These shepherds would watch these innocent lambs being taken by the temple priest, sold to remorseful sinners, and then sacrificed upon the alter for their sin. Literally, the people would lay their hands on the head of these lambs while confessing their sins, and then the lambs were killed in their place.
Now, this was in accordance with the Law of Moses.
“For the life of the flesh is in the blood, and I have given it to you upon the altar to make atonement for your souls; for it is the blood that makes atonement for the soul.” (Leviticus 17:11 NKJV)
And so, these shepherds realized that sin was so awful in God’s sight that it required the shedding of blood and the giving of a life, that is, an exchange of one life, the lamb’s, for the life of the sinner. So, it is appropriate that these shepherds should be the first to hear about the “Lamb of God” who would be “the Savior, Christ the Lord.”
They were ready to hear the good news. Their minds were uncomplicated. They were not great theologians. They didn’t think of reasons not to believe. They just believed. Their hearts were ready and when angels proclaimed the good news they listened and accepted it with great joy.
The Wise Men were also willing to receive the good news. They too were prepared. They had studied the great prophets of Israel, especially Daniel, because they came from the same general area. And Daniel gave the most time sensitive prophesy regarding the coming and death of Messiah the Prince, which was 483 years after the commandment to rebuild Jerusalem.
Therefore, they were probably waiting for the sign in the heavens that would announce this coming king, who was called in the Bible, “The Star of Jacob” (Numbers 24:17). So, when the star appeared they were not only prepared but also willing to receive this good news, which will take us to our second point, but first let’s look at Herod.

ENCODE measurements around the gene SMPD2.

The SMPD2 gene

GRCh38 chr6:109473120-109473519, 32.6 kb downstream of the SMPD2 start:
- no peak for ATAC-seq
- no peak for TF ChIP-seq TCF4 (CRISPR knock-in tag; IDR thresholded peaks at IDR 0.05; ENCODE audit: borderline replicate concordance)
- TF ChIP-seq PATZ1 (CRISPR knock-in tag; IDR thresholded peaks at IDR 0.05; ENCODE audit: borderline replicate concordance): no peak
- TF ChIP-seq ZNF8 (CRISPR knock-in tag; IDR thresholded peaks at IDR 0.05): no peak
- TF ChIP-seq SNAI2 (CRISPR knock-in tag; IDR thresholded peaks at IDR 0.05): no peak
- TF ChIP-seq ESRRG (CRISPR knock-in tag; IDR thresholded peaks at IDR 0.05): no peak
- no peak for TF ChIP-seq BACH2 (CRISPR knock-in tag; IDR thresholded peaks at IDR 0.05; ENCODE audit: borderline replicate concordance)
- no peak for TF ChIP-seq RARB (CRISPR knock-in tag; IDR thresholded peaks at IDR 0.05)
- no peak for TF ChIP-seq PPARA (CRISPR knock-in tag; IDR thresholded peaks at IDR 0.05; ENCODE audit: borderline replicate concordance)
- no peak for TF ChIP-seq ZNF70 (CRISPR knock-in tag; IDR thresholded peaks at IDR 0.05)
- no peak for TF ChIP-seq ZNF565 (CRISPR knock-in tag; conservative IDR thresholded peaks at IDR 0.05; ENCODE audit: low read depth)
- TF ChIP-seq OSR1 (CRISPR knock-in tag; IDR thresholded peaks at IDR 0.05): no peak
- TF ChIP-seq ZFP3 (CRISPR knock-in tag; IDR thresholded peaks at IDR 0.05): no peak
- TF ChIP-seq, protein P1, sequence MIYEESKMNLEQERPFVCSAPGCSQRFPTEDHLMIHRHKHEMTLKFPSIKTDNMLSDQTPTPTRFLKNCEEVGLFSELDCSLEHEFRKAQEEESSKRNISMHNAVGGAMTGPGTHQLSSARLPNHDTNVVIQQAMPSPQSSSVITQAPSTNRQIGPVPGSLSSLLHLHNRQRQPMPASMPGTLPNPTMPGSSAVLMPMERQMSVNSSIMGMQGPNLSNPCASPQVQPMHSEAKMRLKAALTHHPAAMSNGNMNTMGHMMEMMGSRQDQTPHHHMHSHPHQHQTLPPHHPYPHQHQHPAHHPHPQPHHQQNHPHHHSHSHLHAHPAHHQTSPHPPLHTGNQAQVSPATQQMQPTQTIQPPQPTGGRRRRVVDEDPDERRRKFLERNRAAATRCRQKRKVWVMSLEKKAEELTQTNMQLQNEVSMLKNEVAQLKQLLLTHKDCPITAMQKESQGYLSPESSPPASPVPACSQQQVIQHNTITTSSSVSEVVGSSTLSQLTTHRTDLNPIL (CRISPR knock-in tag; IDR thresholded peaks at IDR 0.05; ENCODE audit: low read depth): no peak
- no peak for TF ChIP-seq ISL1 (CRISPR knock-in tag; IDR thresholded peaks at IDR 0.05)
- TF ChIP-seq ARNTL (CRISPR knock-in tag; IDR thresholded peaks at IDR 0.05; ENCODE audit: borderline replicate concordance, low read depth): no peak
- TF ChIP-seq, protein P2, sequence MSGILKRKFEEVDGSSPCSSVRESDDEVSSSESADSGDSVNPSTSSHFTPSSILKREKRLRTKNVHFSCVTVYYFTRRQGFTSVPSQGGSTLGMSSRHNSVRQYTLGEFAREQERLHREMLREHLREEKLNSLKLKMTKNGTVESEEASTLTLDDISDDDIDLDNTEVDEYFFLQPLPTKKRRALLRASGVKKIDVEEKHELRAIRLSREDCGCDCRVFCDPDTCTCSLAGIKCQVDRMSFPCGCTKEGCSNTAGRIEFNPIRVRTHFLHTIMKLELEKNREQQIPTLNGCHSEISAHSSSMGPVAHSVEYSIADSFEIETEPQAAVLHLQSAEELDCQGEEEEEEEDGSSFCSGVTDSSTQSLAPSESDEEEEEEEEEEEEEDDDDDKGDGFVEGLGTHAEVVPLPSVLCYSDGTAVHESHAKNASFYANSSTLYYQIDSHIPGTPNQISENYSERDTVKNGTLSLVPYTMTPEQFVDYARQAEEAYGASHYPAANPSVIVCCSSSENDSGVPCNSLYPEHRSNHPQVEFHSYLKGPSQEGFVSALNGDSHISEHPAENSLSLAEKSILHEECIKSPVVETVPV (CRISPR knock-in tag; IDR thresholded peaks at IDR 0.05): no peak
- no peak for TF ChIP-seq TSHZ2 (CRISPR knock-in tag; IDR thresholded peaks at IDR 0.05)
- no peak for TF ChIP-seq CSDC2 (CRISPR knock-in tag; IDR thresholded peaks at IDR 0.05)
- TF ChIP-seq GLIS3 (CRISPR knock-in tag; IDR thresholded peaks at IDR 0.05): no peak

What a contrast Herod was to these two. Not only was he not ready, but he also didn’t even know about the Messiah or about where or when he would be born. And he definitely wasn’t willing to receive this good news of great joy. Look at what is said.
“When Herod the king heard this, he was troubled, and all Jerusalem with him (Matthew 2:3 NKJV)
Other versions say that he was not only troubled, but very disturbed. But it wasn’t only Herod, but all of Jerusalem. The king and all the religious folk were disturbed. Even the priests and teachers of the law weren’t willing to receive this news, and the reason I say this is because only the Wise Men left for Bethlehem to search for the baby who would be Messiah the King, all the others stayed at home.
The reason people miss the real reason for the season is because they are worshipping either materialism, or their own philosophy or religion, and as such they are unprepared and unwilling to hear the truth. They have ignored the signs and God’s word, not to mention the Lord God Himself, and have become cold and insensitive.
And so, this Christmas are we willing to receive the good news? Is our heart prepared for the real truth of Christmas? Are our ears open to hear the good news of God’s amazing love through His Son, Jesus Christ, the Lamb of God, the Savior who is Christ the Lord, the King of Kings and the Lord of Lords?
Willingness to Take a Journey of Faith
“Let us now go to Bethlehem and see this thing that has come to pass, which the Lord has made known to us.” (Luke 2:15b NKJV)
“Now after Jesus was born in Bethlehem of Judea in the days of Herod the king, behold, Wise Men from the East came to Jerusalem.” (Matthew 2:1 NKJV)
When both the shepherds and the Wise Men received the message they were willing to step out by faith and take a journey to see, but not Herod.
I love what the shepherds said, “Let’s go and see this thing that has happened.” It wasn’t “Let go and see if it is true,” but rather “Let’s go! Let’s believe God.” They didn’t sit down and discuss the possible ramifications or the impossibility of such an event. Rather they just went by faith believing God and His word.
And then there were the Wise Men who took a much longer and a far more expensive journey, bringing with them gifts of great worth, gold, frankincense, and myrrh.
Can you imagine the conversation they had with their friends and neighbors?
Talk about a journey of faith! This is the quintessential definition of faith, “Now faith is the substance of things hoped for, the evidence of things not seen” (Hebrew 11:1 NKJV).
Faith really doesn’t make a whole lot of sense to those who are unwilling to receive the message. Faith is hard to explain to those whose hearts are not open to God or to His word. Consider Abraham. It says that He believed God, and God accounted such belief, such faith, as righteousness, and in the end, he was called a “friend of God.”